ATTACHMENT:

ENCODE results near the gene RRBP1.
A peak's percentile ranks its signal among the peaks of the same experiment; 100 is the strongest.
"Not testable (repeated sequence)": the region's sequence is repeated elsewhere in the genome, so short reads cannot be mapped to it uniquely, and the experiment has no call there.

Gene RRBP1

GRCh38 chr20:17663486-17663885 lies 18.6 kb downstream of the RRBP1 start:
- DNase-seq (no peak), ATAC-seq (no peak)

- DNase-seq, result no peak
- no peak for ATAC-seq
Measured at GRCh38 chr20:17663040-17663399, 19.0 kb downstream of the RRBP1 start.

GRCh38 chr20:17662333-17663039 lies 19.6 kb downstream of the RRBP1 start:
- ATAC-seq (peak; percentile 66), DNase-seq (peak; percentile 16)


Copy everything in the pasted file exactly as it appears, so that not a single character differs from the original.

ENCODE results near the gene RRBP1.
A peak's percentile ranks its signal among the peaks of the same experiment; 100 is the strongest.
"Not testable (repeated sequence)": the region's sequence is repeated elsewhere in the genome, so short reads cannot be mapped to it uniquely, and the experiment has no call there.

Gene RRBP1

GRCh38 chr20:17663486-17663885 lies 18.6 kb downstream of the RRBP1 start:
- DNase-seq (no peak), ATAC-seq (no peak)

- DNase-seq, result no peak
- no peak for ATAC-seq
Measured at GRCh38 chr20:17663040-17663399, 19.0 kb downstream of the RRBP1 start.

GRCh38 chr20:17662333-17663039 lies 19.6 kb downstream of the RRBP1 start:
- ATAC-seq (peak; percentile 66), DNase-seq (peak; percentile 16)